The mob rule which ran amok at Wembley Stadium before, during and after the European Championship Final wasn’t the most damaging aspect last week to a potential joint bid between UK and Ireland partners for the 2030 World Cup Finals.
There was certainly consternation in the UK and Ireland bid team camp at the mayhem which unfolded when drunken ticketless louts, masquerading as England football fans, managed to break through lines of stewards, barriers and doors to enter the stadium and inflict violence and carnage on unsuspecting fans who had paid for the privilege of being in attendance at a major Final.
The disgusting online racial abuse which followed England’s defeat to Italy on penalties only added to a night of shame for English football and immediately there were questions over the suitability of a UK and Ireland bid as the FA are the major player in any proposal.
Ultimately though, in the great scheme of the FIFA bidding process, should the UK and Ireland partners move forward from their feasibility study to actually put their hats in the ring, which they are expected to do, those acts of wanton destruction and thuggery are likely to be a distant memory when it comes to 2024 and a decision is made on who hosts the 2030 World Cup.
News on Friday morning that oil-rich Saudi Arabia are considering entering the bidding, possibly in conjunction with Italy, would have sent shockwaves down the back of those entrusted with the UK and Ireland proposal.
Cash is king in any World Cup and therefore China and Saudi Arabia, with their billions, pose the biggest threats to the UK and Ireland team than lawlessness at Wembley Stadium. And if FIFA opted to take the World Cup to Russia in 2018 and next year in Qatar — two countries where the abuse of human rights is a major concern — shocking scenes in London are unlikely going to raise too many eyebrows.
Saudi Arabia is hardly the bastion of democracy with its Sharia Law, an absolute monarchy and a poor record on media freedoms and religious tolerances.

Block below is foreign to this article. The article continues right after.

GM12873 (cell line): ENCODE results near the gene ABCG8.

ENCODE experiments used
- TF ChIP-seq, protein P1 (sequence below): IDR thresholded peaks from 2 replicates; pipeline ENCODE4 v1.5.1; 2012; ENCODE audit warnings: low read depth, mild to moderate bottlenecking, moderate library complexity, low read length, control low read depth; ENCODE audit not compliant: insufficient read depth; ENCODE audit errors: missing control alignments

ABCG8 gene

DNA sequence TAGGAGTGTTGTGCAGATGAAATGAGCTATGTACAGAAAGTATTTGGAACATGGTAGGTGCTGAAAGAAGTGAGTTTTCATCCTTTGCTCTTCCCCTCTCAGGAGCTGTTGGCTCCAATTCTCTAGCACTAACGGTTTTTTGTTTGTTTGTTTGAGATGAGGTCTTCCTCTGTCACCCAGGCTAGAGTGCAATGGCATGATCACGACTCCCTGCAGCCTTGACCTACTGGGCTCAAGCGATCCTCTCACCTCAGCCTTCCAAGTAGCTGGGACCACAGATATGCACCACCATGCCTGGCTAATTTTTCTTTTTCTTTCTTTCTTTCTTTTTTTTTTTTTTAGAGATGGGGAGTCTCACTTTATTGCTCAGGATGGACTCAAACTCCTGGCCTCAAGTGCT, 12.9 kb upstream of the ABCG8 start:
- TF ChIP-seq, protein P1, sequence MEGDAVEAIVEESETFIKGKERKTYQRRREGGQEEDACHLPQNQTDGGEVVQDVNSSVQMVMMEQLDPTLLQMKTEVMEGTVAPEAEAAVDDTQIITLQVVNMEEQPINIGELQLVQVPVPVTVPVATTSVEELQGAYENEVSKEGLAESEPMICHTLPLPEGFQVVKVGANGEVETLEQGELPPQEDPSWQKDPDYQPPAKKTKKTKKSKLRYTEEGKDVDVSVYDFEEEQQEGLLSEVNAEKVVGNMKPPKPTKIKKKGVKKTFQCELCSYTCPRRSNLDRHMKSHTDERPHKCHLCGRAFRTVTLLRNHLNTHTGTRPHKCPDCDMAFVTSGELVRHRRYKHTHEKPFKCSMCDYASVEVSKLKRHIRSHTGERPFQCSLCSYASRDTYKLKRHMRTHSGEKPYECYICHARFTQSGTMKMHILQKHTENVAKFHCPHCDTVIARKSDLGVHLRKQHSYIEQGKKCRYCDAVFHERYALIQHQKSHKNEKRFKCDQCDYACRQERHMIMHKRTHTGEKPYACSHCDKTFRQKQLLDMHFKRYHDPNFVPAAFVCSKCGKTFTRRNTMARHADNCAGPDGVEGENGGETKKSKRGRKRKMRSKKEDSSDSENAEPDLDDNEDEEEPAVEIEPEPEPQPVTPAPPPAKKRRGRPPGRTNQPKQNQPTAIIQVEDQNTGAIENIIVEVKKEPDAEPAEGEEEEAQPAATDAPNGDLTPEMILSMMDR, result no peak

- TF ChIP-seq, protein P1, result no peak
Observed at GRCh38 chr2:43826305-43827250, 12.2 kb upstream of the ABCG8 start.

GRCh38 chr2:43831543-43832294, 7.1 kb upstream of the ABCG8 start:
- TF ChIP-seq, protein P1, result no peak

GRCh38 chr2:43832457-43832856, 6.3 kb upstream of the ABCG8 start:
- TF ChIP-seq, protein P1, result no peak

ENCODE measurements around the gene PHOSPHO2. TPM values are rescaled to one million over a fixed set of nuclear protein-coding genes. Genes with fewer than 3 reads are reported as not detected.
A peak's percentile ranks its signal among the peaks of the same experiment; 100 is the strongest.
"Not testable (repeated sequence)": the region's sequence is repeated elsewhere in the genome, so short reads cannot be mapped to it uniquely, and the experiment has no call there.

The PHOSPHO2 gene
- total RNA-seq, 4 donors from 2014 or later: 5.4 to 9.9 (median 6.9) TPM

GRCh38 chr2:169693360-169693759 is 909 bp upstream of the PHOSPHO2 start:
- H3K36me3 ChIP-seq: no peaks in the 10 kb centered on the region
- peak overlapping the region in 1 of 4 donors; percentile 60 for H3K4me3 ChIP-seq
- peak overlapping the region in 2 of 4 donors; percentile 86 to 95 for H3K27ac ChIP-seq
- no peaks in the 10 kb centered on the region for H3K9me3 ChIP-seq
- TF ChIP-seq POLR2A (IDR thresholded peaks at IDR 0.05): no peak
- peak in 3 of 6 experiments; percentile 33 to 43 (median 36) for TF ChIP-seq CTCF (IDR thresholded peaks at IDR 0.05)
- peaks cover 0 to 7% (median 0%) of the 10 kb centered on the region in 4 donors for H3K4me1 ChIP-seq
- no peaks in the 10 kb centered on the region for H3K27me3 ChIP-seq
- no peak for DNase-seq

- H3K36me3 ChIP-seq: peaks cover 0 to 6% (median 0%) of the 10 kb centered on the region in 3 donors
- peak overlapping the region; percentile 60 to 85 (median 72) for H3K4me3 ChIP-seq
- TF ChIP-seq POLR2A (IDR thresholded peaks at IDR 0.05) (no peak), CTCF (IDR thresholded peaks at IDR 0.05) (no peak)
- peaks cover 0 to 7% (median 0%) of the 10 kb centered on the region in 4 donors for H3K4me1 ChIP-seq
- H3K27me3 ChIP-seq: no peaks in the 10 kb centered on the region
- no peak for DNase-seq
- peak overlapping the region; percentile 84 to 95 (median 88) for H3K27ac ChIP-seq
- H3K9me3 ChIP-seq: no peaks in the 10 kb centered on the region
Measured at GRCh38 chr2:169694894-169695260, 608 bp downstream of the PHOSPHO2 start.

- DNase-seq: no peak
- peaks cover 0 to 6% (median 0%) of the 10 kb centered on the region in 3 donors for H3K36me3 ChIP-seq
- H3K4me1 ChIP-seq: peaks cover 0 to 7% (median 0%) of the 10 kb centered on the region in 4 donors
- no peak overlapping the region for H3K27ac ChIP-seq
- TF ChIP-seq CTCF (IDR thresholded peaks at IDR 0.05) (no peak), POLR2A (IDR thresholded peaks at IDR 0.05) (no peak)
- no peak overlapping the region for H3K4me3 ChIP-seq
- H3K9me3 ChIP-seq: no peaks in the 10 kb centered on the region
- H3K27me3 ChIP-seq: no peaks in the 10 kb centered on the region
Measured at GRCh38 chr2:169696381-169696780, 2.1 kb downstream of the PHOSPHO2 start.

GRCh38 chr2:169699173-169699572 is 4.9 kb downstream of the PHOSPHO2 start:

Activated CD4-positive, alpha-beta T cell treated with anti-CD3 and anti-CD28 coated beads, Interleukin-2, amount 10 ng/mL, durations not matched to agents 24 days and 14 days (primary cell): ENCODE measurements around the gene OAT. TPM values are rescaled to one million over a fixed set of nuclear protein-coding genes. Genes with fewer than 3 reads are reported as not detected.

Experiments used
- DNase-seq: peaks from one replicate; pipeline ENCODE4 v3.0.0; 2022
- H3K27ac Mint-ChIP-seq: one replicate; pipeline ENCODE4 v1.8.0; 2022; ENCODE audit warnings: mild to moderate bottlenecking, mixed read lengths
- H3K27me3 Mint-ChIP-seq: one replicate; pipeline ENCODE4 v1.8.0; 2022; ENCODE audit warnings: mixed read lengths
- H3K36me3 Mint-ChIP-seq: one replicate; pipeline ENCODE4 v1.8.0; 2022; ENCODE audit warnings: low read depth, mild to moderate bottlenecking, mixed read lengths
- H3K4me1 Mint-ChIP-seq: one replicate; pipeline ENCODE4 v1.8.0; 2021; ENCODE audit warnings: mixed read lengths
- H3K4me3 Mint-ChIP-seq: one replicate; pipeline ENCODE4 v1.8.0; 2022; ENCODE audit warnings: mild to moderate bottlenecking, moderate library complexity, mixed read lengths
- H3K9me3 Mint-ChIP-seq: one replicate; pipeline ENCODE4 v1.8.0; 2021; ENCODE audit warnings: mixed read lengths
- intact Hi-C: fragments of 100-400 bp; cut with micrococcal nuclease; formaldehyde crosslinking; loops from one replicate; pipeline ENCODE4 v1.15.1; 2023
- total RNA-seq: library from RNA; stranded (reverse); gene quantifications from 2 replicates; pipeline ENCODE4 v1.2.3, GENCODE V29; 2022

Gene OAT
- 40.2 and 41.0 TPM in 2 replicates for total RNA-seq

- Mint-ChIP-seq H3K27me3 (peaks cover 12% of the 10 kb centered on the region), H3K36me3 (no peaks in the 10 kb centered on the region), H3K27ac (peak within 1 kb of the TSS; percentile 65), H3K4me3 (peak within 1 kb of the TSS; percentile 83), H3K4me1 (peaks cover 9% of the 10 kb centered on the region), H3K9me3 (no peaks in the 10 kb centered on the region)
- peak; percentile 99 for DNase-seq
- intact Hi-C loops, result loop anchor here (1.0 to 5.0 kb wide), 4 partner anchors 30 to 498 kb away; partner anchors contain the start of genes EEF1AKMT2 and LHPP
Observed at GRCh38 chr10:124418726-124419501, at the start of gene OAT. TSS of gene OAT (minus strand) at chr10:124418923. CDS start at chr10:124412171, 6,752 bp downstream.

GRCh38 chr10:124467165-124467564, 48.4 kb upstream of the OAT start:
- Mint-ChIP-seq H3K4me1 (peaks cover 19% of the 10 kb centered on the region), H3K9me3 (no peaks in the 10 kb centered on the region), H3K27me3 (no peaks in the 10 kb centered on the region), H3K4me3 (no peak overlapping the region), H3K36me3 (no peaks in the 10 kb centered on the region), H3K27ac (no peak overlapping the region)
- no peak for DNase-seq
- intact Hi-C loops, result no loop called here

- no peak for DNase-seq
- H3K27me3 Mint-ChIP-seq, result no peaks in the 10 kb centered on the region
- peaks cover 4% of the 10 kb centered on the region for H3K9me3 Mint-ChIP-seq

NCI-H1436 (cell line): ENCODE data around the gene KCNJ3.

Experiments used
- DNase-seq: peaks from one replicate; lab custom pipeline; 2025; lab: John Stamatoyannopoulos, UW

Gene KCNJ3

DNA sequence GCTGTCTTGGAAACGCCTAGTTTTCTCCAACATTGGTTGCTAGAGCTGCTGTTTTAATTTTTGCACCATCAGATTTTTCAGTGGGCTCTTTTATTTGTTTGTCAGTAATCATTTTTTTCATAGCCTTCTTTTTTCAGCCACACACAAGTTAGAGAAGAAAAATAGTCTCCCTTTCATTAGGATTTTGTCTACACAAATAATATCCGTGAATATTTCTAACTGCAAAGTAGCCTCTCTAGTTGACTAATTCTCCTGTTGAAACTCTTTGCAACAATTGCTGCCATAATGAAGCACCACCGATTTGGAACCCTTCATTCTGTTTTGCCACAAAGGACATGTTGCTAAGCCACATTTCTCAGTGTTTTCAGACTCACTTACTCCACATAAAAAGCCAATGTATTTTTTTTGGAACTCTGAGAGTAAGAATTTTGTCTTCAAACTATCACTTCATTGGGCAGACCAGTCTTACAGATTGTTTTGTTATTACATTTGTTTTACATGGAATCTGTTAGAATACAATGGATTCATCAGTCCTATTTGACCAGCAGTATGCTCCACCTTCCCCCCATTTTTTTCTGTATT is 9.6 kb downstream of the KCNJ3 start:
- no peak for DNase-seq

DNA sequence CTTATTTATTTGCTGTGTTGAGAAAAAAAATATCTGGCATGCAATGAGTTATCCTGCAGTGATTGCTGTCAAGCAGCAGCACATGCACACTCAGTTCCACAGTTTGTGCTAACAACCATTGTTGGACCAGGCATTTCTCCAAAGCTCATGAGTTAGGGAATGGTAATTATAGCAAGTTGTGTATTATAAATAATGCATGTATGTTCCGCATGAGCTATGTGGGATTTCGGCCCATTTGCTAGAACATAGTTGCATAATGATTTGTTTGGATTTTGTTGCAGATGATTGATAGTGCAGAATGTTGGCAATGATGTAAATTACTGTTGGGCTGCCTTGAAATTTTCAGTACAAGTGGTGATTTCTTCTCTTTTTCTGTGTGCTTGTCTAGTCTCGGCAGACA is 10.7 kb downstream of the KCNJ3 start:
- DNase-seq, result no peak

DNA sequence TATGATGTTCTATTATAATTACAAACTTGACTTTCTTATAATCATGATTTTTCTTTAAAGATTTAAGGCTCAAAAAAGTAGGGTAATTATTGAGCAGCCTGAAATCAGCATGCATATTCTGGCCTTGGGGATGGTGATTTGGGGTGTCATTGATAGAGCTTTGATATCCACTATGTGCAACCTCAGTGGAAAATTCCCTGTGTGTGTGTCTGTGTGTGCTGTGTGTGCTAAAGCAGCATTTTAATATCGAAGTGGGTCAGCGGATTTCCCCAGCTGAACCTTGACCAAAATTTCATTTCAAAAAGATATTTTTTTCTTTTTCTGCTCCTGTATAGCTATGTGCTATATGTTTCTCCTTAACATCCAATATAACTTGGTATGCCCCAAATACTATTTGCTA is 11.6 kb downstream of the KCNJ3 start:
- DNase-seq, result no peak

London, it seems, has already been given a vote of confidence, certainly by UEFA, the competition organisers last Sunday night, as they have named Wembley as the host venue for the 2024 Champions League Final.
Saudi Arabia are desperately trying to muscle in on global sporting projects and events. In recent years, they have hosted world title boxing fights, a Formula 1 Grand Prix and a tour event in golf.
They were also extremely interested in buying Newcastle United Football Club.
Having watched neighbours succeed in securing the World Cup, it will be no surprise if football-mad Saudi Arabia enter the fray. By all accounts, they have an excellent relationship with Italian football so even though there is a huge distance between the two countries, by bringing in world football power Italy, the Saudis would make their bid much more attractive.
China, though, would be considered the favourites if they decide to go early and try and claim the 2030 World Cup. The UK and Ireland team are hopeful that China will wait and go for the 2034 Finals instead.
If the UK and Ireland are to make it through to the final bid process then they’ll need to overcome the Iberian partnership of Spain and Portugal to win Europe’s ticket.
UEFA President Aleksander Ceferin appears to be in favour of the Iberian ticket and he is adamant he only wants to see one European proposal go forward for the final consideration by FIFA.
However, it is understood the UK and Ireland team are confident they would generate more money than Spain and Portugal, giving them an advantage in the European race.
There, of course, is the romantic bid from South America where Uruguay will be looking for the Finals to return to their country exactly 100 years after they played inaugural hosts. Uruguay have gone into partnership with Argentina, Chile and Paraguay this time around but the UK and Ireland bid team aren’t overly worried about the South Americans. As one FIFA source said: “There is no time for sentimentality in football these days.”
Northern Ireland’s FIFA Vice-President David Martin will lead the charge and bid team for the UK and Ireland while new IFA President Conrad Kirkwood will be invited to join negotiations with his fellow Presidents from the various Associations.
The UK and Ireland team point out that the bid is still at the feasibility stage, but Prime Minister Boris Johnson isn’t going to spend millions on something that isn’t going to come to fruition or hold important talks with FIFA President Gianni Infantino unless he is deadly serious of backing the bid financially.
While Northern Ireland will be key players in the bid process, due to stadia size, the IFA will be unable to host any games. However, having countries over for training camps and as their base during the tournament would be a major positive for the country.
The UK and Ireland bid is alive and well despite the Wembley hooligans attempting to kill it last Sunday night.